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The Å å or two a's together are pronounced with a long english "o" sound. The Ä ä is pronounced like "eh." The Ö ö is pronounced like "oooh." In older usage, the Ä ä might have been replaced by "E e" i.e. Elfsborg County instead of Älvsborg.
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If a personal or place name begins with one of these letters, they will be alphabetized totally after "Z" in any indexes or alphabetical listings using the Swedish alphabet.  If one of the above letters is used within a personal or place name listing, it could affect the alphabetical filing order up to three spaces over.  For example:
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Ivar
 +
 
 +
Iåna
 +
 
 +
Zulu
 +
 
 +
Zuzyanna
 +
 
 +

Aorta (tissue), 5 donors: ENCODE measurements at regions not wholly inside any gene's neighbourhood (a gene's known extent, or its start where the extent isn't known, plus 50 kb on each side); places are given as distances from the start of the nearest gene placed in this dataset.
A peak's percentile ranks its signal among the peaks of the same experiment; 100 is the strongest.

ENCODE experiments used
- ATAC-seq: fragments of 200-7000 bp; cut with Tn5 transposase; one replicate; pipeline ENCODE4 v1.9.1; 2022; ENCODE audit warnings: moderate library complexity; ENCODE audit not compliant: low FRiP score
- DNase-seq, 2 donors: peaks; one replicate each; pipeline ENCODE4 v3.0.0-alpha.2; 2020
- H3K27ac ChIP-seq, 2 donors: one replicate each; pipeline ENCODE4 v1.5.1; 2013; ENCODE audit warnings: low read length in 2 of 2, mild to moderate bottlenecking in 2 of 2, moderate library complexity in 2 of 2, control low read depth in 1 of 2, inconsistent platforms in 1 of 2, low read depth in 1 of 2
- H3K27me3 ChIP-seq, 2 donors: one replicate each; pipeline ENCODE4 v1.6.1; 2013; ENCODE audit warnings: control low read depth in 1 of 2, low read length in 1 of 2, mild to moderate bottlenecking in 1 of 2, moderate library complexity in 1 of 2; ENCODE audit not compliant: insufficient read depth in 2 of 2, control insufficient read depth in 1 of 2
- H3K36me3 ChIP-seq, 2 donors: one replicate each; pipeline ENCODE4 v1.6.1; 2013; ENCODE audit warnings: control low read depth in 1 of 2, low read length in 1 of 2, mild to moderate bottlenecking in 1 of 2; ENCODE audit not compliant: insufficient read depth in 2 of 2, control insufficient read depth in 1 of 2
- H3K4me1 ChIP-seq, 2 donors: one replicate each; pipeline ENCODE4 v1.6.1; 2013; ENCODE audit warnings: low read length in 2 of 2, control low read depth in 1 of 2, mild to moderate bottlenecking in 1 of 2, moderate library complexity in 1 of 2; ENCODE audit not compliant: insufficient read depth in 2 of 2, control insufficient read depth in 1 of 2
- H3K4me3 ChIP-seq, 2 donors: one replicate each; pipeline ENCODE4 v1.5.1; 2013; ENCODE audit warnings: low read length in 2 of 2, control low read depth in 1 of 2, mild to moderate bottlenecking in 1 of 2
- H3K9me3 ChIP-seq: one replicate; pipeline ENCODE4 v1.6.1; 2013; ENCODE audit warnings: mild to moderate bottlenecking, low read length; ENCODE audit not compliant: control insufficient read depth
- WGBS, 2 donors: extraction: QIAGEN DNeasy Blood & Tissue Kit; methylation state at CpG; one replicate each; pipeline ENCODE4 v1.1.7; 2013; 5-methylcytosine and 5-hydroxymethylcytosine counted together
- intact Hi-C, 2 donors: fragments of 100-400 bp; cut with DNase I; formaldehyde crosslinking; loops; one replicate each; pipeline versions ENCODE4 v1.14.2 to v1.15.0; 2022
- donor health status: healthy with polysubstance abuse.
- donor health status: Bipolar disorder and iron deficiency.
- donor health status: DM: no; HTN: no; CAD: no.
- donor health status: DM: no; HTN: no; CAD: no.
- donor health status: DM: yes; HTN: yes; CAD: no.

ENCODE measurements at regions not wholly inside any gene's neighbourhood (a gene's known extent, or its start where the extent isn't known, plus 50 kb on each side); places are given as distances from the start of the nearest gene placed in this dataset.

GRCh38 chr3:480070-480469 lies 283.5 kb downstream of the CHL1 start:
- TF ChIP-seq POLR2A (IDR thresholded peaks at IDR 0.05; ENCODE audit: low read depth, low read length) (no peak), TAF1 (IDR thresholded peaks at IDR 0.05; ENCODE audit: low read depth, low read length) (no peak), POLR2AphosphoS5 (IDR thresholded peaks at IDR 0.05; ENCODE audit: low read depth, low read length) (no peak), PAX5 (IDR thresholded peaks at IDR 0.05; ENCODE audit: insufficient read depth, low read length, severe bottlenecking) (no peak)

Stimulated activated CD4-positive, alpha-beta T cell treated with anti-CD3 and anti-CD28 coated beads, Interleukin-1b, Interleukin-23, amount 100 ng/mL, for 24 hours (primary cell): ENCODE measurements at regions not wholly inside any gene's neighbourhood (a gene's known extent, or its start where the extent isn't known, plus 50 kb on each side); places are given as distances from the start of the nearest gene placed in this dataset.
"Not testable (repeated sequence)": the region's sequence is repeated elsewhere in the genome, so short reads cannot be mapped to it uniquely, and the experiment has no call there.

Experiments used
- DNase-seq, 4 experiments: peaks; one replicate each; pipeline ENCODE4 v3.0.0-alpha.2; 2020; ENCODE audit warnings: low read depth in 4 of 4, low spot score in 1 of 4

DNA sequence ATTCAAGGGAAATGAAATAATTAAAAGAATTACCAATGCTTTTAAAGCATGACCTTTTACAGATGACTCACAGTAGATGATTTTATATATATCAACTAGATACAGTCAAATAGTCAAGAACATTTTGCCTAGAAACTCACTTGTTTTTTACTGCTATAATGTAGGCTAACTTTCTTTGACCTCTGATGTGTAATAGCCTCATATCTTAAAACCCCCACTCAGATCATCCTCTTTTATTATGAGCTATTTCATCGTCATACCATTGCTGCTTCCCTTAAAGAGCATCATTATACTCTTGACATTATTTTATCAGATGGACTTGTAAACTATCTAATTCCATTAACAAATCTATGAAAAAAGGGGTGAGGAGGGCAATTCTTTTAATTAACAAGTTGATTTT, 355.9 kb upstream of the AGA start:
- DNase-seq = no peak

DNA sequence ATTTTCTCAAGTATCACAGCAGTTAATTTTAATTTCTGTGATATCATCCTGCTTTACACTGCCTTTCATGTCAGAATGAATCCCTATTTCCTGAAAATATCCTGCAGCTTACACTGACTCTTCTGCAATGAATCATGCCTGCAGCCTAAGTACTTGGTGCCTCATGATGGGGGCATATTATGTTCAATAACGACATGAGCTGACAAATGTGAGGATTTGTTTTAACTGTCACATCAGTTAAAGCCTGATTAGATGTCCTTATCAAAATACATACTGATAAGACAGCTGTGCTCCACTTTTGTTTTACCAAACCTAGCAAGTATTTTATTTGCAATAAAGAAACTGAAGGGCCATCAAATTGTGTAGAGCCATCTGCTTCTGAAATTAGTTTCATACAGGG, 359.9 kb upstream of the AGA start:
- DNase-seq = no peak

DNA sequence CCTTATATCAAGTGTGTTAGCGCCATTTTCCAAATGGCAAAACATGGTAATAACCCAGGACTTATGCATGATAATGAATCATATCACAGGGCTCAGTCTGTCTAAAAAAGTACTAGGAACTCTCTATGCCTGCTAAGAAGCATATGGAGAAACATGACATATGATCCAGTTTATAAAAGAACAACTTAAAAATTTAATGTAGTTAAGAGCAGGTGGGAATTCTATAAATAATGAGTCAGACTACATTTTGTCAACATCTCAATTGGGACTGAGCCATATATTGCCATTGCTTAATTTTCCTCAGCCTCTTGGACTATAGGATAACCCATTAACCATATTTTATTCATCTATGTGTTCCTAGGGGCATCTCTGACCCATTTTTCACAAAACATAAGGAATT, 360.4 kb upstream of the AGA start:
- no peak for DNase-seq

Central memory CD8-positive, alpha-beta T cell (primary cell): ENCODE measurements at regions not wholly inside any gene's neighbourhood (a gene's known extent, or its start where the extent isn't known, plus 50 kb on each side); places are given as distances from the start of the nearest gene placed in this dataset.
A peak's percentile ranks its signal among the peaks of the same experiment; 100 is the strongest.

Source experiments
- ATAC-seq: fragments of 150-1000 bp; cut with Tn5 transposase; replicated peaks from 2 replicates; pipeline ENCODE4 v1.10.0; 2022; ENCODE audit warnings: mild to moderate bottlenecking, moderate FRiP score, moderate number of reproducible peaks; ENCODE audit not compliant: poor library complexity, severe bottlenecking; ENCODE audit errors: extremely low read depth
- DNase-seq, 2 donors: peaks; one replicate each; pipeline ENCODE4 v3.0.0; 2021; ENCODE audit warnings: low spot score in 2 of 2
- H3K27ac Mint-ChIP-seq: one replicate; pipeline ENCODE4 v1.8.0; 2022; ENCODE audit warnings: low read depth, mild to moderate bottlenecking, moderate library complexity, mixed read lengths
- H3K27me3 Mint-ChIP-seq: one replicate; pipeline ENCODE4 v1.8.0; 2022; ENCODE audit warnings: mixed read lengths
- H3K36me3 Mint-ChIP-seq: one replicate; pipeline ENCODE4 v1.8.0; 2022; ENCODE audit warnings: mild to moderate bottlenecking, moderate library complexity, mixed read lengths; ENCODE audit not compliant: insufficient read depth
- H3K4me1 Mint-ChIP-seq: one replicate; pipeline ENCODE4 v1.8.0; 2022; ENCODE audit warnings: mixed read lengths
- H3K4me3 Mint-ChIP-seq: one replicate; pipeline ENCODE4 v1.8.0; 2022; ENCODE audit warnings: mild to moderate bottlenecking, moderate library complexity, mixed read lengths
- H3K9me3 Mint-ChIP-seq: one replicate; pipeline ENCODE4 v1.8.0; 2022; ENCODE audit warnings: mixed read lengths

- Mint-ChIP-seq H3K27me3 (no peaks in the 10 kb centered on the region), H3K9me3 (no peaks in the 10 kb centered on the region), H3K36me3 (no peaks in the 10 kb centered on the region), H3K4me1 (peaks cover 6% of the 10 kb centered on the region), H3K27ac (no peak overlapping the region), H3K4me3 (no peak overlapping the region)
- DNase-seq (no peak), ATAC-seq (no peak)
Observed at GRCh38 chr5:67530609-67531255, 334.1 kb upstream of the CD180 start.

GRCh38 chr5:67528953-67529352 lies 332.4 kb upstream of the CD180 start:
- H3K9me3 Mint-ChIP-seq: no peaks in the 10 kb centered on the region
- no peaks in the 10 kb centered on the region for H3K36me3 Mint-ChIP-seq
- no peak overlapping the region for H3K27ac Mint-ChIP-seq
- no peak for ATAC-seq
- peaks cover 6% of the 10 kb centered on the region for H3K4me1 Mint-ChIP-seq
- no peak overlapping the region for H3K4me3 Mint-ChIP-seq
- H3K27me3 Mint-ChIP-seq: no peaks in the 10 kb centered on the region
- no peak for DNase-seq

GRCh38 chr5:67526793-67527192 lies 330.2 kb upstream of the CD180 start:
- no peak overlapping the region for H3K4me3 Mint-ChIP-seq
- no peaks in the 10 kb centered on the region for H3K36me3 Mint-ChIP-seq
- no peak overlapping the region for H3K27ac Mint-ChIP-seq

Zuzånna
 +
 
 +
Zörro
 +
 
 +
The above letters' placement in a personal or place name affects the pronunciation of what is said and consequently, what is heard.
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 +
A good case in point follows:  A patron wrote saying their ancestor came from, "S''haista, Jonskoping, South Smoland, Sweden.''  Neither their "Google" search, nor a Swedish place name search brought satisfaction. 
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Given the pronunciation of the above letters, the places turn out to be the following: